Sandra Day O’Connor

Evan Thomas’ book, FirstSandra Day O’Connor: An Intimate Portrait of the First Woman Supreme Court Justice is a crisp and revealing journey through Sandra Day O’Connor’s life and career.  Thomas had access to O’Connor, her friends and colleagues, and to her personal papers and her husband’s diary, so you get more than the typical biography.

Full disclosure, I did not follow her career, while aware of her, the Supreme Court is not one of my interests.  Former Kansas Governor John Carlin listed this book among his reads and that’s what piqued my interest.  Knowing a little of her background, I began to think of her in the context of a contemporary, former Kansas Senator Nancy Kassebaum Baker. I see some commonalities in the two women who carved out their own legacies in very male-dominated environments.

Sandra Day, as she was known in her early years, grew up on a large Arizona ranch, the Lazy B.  She didn’t describe it as a hard life, but it was key in grounding her in the work ethic and sensibility that would guide her future.  Life on the ranch, and spending time away as a child going to school, toughened her and gave her the confidence and independence to chart her own life.  Her father, although he was a large federal grazing rights holder, was against government regulation, and that perspective was part of her lifelong philosophy.

She had many life goals, but being the first in many things, was not really part of plan.  Under the Arizona sky, she could see the stars so clear and bright they were touchable. Like the stars, her life was destined to take her to places no other woman had ever been. As Arizona Senate Leader, she was the first woman to lead a state legislative body.  As Supreme Court Justice, she was the first woman appointed to the Court.  Her confirmation hearing was the first such event televised on live television.  To many, she was the most powerful women in America.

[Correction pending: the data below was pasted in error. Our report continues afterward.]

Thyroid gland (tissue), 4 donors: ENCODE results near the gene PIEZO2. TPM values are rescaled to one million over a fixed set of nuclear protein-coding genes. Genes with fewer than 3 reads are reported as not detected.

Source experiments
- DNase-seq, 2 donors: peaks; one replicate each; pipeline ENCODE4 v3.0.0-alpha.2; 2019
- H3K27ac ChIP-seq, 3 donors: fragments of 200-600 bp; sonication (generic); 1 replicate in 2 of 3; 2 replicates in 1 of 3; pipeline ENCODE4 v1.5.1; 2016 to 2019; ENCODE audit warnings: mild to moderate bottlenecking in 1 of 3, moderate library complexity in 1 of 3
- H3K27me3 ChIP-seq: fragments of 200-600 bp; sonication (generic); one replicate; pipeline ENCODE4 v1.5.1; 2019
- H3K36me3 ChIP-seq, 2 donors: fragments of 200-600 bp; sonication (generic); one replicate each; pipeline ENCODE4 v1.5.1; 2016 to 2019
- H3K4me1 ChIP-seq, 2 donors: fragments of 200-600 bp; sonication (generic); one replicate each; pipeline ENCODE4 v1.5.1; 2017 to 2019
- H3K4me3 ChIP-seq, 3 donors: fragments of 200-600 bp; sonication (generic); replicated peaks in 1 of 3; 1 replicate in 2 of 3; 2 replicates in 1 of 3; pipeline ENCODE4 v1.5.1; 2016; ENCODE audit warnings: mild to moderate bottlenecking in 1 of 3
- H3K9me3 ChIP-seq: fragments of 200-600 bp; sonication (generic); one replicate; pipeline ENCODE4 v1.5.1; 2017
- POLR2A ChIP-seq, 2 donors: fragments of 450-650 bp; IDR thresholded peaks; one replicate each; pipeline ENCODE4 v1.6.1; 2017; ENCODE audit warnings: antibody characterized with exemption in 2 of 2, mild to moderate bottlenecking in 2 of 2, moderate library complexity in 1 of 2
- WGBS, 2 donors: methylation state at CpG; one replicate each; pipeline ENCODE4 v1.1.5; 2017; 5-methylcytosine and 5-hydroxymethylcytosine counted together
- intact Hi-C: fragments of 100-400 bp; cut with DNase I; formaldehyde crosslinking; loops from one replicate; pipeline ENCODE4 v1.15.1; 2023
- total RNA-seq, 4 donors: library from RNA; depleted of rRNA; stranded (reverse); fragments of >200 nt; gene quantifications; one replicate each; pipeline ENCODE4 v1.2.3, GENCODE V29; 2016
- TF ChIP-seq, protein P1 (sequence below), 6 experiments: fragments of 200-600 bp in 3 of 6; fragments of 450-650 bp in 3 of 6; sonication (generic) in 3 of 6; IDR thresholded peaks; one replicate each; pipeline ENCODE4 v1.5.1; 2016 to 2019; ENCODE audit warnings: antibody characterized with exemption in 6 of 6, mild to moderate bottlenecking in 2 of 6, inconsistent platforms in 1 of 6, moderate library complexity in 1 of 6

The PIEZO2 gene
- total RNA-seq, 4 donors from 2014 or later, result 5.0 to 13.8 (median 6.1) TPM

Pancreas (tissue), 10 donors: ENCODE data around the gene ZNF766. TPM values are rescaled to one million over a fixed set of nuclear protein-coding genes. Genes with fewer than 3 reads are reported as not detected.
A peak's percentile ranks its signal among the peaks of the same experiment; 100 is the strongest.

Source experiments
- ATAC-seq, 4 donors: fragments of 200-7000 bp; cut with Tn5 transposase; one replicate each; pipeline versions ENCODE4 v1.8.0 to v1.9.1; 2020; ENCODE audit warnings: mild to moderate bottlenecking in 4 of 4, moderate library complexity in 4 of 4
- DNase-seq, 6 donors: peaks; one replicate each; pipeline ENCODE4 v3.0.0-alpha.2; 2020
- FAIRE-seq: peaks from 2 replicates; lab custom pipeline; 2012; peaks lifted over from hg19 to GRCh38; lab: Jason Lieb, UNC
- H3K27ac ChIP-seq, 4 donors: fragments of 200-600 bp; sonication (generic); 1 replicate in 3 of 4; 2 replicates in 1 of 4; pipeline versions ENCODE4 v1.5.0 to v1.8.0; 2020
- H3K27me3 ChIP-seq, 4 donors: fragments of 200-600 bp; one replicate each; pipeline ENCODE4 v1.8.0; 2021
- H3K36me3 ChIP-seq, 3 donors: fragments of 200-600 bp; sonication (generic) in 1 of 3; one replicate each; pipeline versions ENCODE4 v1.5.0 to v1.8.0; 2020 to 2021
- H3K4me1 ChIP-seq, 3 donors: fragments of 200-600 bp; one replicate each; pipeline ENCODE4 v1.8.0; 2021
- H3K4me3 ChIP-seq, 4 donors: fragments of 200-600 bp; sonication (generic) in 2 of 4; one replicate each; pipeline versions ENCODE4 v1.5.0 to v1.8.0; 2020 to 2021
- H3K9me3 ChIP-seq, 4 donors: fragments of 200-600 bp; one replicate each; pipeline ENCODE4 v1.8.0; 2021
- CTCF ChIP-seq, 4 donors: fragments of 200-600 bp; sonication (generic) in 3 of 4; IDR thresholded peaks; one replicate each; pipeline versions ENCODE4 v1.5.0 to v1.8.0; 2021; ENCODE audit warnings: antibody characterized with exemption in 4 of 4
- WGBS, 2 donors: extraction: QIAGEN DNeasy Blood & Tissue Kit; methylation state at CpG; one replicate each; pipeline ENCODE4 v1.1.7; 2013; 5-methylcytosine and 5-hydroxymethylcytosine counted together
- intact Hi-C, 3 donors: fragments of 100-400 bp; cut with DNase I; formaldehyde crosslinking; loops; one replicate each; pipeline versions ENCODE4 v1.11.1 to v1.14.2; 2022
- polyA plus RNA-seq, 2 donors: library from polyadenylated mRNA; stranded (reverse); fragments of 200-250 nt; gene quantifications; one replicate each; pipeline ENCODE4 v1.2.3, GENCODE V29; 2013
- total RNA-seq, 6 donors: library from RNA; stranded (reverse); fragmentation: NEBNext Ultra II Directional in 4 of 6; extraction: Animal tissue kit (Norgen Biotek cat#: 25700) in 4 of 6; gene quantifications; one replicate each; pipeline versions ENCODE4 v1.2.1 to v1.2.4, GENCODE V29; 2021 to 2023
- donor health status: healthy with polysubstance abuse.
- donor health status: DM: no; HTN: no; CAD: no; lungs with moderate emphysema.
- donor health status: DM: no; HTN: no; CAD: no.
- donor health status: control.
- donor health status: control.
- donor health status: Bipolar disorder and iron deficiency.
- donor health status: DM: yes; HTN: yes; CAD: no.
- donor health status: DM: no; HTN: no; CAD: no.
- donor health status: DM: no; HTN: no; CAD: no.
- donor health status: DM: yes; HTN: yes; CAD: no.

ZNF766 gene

Yet, she grew up in a time where women were not welcome in traditionally mean’s areas, and she was reminded of that, over and over. She knew her father’s tough love had given her something valuable as she navigated the coarseness and sometimes cruelty of the world she chose to walk in.

Graduating near the top of her Stanford law class, a dozen years later, she could still not find a job with a top law firm in Phoenix. This was 1964.  Even her lawyer husband, whose law school grades were below his wife’s, practiced law for an old school, successful firm, while she operated out of a strip mall office, scrounging for any legal work.

When she was appointed to the Arizona Senate a few years later, although she was not the first woman to serve, it was still decidedly a men’s club, full of sexist behavior, backroom dealing, influence peddling and generally disrespectful attitudes toward women.  Imagine walking in her shoes, or the few other women in like positions, dealing with the crude and demeaning attitudes that were the generally accepted behavior.